Scientists since the early '90s have seen the potential for cleaning up contaminated sites by growing plants able to take up nasty groundwater pollutants through their roots. Then the plants break certain kinds of pollutants into harmless byproducts that the plants either incorporate into their roots, stems and leaves or release into the air.
The problem with plants that are capable of doing this is that the process is slow and halts completely when growth stops in winter. Using plants in this way, a process called phytoremediation, often hasn't made sense given the timetables required by regulatory agencies at remediation sites.
Scientists led by the University of Washington's Sharon Doty, reporting in the Proceedings of the National Academy of Sciences, say that genetically engineered poplar plants being grown in a laboratory were able to take as much as 91 percent of trichloroethylene, the most common groundwater contaminant at U.S. Superfund sites, out of a liquid solution. Unaltered plants removed 3 percent. The poplar plants -- all cuttings just several inches tall growing in vials -- also were able to break down, or metabolize, the pollutant into harmless byproducts at rates 100 times that of the control plants.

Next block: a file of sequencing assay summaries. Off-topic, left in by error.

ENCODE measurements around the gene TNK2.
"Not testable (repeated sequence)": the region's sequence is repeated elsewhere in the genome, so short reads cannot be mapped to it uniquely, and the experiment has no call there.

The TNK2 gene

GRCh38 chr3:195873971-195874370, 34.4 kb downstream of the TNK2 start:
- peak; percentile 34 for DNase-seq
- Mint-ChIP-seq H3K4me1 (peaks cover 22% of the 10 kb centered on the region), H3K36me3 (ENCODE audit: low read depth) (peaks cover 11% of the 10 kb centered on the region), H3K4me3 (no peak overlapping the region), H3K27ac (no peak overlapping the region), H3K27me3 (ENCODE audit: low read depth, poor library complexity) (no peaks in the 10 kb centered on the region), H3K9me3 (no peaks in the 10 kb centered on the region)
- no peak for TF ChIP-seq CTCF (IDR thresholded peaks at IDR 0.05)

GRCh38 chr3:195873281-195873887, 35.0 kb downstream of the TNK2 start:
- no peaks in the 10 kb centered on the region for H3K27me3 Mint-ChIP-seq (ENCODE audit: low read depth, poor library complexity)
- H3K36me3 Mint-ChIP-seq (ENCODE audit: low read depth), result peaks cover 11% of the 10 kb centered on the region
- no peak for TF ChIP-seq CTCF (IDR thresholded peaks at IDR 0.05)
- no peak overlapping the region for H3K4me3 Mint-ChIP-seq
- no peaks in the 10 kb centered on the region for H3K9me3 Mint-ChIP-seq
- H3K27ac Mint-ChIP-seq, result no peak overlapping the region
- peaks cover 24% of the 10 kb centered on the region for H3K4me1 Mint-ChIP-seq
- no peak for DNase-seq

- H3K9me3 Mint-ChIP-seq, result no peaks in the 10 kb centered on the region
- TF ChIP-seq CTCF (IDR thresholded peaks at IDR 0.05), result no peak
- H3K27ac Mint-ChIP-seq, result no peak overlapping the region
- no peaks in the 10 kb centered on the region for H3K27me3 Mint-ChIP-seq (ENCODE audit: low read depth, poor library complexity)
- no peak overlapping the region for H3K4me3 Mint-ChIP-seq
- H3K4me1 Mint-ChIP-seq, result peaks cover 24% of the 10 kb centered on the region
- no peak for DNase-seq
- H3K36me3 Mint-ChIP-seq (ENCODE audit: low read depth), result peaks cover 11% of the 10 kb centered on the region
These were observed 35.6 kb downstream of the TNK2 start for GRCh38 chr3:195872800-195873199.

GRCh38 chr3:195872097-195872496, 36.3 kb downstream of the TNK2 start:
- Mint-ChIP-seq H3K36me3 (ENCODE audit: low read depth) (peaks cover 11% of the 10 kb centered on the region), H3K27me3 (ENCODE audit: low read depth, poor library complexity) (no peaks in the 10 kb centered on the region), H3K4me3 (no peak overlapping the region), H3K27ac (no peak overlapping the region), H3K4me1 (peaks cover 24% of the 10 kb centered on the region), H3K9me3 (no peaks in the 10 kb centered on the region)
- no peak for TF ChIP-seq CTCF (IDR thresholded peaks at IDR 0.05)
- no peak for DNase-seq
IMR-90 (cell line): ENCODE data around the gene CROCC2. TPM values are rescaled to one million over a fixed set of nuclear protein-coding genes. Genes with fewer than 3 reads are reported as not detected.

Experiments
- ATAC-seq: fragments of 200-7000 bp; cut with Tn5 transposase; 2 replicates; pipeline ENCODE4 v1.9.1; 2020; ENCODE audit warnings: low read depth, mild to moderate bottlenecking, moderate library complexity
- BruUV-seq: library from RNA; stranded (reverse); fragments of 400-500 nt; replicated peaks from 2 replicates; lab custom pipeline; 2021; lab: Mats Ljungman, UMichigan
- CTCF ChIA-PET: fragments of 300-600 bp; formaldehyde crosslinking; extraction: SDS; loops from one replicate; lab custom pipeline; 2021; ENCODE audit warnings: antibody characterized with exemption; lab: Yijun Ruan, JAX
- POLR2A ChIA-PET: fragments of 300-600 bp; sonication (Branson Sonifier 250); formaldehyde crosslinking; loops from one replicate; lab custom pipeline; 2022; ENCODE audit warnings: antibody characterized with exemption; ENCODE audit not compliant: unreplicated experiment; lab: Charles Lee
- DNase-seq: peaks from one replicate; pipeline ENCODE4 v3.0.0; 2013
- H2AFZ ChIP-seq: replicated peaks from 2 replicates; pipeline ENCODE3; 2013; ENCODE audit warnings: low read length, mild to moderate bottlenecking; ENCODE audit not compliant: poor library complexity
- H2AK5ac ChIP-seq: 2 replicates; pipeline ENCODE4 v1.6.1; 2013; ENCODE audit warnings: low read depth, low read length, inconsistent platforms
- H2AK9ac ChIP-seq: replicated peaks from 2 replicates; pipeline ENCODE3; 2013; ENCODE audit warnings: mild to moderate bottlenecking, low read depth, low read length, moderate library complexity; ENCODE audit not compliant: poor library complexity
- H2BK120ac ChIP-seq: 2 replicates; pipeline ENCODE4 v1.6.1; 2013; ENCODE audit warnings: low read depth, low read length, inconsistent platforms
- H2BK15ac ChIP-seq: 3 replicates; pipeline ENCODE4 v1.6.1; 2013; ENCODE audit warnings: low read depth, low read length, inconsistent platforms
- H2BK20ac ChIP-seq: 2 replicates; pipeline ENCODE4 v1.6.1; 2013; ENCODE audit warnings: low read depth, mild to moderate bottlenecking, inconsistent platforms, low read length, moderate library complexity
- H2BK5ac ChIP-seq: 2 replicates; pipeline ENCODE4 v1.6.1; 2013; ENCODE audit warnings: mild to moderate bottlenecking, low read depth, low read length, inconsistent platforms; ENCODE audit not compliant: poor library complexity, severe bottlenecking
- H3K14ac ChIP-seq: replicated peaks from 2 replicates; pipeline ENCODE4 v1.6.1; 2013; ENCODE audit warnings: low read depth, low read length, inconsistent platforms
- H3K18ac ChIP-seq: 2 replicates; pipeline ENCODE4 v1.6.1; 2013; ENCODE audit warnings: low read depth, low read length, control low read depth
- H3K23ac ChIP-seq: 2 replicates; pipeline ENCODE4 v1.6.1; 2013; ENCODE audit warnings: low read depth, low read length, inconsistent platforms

While federal regulations allow the growing of transgenic trees in greenhouses and controlled field trials for research purposes, they do not allow the commercial growing of transgenic trees. A transgenic plant is one in which its genetic material is manipulated. Sometimes only its own genetic material is altered and sometimes genetic material is added from other plants, bacteria or animals.